When the Beyers bought the property, it was under the jurisdiction of Monroe County and zoned to allow construction of nine homes — one per acre.  Over the next two decades, however, zoning became more and more restrictive until the county in 1997 designated the property as a “bird rookery.”  Although the county did not formally take possession of it, the Beyers were prohibited from building anything.  The only use they could make of it, they were told, would be temporary camping.

After Marathon incorporated in 1999, it took jurisdiction over the island, continuing the county’s regulatory restrictions.

The Beyer offspring fight for their late parents’ dream

It has been more than a decade since Gordon and Molly Beyer first sued the city for denying them any economically beneficial use of Bamboo Key.  The case has moved back and forth between the trial court and the court of appeal as the city has thrown up procedural arguments.  The children of Gordon and Molly are carrying the lawsuit forward after their parents’ passing.

“Our father spent so much time thinking about building a house on Bamboo Key, it was sad that by the time he retired and had the time to devote to the project, the government had taken away his ability to develop it,” said Tom Beyer.  “He pursued the court case but, unfortunately, it  outlived him.  I know that he wanted us to be able to develop the island as we saw fit and to continue to pursue the court case to see the injustice put right.  We are grateful that PLF is helping us pursue that goal.”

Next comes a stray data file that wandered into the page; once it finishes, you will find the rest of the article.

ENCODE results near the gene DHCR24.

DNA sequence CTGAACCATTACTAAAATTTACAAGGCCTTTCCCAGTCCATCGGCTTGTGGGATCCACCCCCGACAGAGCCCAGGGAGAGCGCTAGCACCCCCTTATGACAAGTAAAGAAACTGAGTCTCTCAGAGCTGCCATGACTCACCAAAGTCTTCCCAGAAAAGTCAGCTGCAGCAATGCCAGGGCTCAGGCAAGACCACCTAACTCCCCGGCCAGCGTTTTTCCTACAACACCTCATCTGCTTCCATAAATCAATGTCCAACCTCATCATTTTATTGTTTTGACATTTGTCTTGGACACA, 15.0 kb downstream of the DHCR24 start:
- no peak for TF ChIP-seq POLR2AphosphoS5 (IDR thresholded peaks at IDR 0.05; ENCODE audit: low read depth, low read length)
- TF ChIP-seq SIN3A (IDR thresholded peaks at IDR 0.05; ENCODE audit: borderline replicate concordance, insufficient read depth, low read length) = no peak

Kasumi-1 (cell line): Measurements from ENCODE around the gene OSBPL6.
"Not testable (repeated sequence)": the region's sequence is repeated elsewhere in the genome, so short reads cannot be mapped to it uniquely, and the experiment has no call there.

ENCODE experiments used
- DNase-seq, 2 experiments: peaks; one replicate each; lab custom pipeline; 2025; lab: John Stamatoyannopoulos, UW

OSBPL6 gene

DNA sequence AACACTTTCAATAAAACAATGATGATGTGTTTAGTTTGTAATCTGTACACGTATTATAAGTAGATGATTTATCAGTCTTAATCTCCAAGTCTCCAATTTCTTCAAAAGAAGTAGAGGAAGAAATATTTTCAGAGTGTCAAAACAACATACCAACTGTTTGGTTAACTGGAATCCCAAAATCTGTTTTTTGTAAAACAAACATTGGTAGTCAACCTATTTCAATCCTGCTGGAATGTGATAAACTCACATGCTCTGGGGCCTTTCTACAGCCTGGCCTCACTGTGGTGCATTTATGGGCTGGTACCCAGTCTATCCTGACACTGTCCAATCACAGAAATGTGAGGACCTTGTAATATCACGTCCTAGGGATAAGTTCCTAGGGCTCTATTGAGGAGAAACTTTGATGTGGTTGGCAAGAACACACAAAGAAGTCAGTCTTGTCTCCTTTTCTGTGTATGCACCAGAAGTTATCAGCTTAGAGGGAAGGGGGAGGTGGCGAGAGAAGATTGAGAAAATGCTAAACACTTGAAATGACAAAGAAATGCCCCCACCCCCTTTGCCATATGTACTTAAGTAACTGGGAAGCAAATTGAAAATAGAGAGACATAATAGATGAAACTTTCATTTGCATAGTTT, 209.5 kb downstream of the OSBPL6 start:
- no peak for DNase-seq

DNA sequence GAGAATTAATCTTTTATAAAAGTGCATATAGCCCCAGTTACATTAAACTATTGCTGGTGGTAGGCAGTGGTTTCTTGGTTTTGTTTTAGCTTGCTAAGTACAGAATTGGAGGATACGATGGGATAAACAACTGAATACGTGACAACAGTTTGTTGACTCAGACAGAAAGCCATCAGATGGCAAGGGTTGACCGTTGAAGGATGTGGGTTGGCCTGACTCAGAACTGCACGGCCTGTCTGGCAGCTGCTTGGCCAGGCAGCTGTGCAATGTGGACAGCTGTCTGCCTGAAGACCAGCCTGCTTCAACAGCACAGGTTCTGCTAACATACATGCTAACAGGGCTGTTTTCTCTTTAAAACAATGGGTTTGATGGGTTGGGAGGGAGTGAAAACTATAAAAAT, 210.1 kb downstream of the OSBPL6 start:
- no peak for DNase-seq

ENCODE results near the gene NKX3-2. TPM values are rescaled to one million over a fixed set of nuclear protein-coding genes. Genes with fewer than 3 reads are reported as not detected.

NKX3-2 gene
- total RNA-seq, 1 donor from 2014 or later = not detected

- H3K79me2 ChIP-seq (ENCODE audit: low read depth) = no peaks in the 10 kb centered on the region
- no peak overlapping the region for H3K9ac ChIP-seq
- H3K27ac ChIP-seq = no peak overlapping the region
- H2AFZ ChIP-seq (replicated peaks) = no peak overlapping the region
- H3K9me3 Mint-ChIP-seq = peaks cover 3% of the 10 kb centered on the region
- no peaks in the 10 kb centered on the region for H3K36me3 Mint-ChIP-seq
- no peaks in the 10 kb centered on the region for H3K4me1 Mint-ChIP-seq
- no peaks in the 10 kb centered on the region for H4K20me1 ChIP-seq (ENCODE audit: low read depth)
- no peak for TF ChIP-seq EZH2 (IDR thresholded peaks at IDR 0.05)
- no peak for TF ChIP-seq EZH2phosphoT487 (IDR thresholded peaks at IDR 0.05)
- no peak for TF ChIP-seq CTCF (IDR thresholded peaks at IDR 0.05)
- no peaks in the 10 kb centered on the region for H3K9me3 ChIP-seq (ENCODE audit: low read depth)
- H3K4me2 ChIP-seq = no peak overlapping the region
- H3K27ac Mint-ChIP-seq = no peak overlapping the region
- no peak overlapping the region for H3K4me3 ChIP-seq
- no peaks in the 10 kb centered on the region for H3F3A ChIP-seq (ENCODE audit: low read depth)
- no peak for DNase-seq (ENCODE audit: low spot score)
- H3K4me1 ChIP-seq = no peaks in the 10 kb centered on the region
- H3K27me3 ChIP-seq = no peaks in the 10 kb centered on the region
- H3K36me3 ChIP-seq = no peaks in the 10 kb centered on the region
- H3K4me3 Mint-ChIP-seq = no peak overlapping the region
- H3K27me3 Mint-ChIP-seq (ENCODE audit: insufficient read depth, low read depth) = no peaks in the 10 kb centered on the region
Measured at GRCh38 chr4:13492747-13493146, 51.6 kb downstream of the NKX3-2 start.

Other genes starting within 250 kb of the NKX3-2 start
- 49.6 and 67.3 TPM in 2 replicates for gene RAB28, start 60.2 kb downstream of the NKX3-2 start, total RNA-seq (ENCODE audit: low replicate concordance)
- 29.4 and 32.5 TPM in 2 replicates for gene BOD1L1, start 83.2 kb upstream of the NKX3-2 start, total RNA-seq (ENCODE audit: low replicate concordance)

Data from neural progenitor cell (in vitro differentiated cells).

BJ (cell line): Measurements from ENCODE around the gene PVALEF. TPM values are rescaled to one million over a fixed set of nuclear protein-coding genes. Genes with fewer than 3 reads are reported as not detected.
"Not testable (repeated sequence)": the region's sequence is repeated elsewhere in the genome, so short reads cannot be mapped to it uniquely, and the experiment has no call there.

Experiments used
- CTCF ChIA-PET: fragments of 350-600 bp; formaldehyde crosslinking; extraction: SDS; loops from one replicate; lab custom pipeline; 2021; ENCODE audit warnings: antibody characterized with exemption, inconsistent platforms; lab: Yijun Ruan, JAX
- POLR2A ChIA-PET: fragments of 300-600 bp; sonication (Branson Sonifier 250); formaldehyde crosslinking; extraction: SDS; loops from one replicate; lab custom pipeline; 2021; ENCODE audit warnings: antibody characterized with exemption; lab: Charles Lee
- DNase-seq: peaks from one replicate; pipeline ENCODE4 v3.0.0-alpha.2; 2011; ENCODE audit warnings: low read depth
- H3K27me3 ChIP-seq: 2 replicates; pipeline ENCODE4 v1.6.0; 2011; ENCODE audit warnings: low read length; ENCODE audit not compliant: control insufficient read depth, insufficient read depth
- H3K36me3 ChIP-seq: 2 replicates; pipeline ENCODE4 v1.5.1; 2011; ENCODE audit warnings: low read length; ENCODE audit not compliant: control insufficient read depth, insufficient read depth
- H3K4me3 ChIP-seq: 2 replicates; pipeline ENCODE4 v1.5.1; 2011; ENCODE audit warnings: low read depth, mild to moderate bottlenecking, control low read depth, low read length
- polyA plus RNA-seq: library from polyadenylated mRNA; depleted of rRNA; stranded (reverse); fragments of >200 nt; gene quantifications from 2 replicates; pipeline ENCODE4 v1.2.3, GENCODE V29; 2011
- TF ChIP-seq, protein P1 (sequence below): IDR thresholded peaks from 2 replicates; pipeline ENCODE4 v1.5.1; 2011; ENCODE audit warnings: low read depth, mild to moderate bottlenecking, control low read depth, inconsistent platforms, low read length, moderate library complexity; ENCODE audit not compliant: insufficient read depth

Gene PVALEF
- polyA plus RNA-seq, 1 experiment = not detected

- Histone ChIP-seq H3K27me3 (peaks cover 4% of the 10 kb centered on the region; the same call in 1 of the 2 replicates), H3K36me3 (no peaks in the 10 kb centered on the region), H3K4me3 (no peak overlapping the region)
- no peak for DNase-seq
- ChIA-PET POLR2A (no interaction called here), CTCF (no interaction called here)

This case has implications for everyone’s property rights

“The principles at stake in this case are important for all property owners, large or small, wherever they live,” said PLF’s Mark Miller.  “To paraphrase a famous poet, no property owner is an island to himself.  When property rights are eroded for some landowners, they are weakened for the rest of us as well.  This case asks the crucial question:  When government takes property, is real restitution required or can officials get by with offering an empty substitute?  The Florida Supreme Court should take this case not just to right the wrong done to the Beyer family, but also to affirm, more broadly, that ‘just compensation’ means ‘just compensation,’ and any form of bureaucratic counterfeit won’t do.”

About Pacific Legal Foundation
Donor-supported PLF is a watchdog organization that litigates nationwide for limited government, property rights, and a balanced approach to environmental regulations.  PLF’s Atlantic Center is located in Palm Beach Gardens, Florida.  PLF represents all clients free of charge.


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About Pacific Legal Foundation

Pacific Legal Foundation is a national nonprofit law firm that defends Americans threatened by government overreach and abuse. Since our founding in 1973, we challenge the government when it violates individual liberty and constitutional rights. With active cases in 34 states plus Washington, D.C., PLF represents clients in state and federal courts, with 18 wins of 20 cases litigated at the U.S. Supreme Court.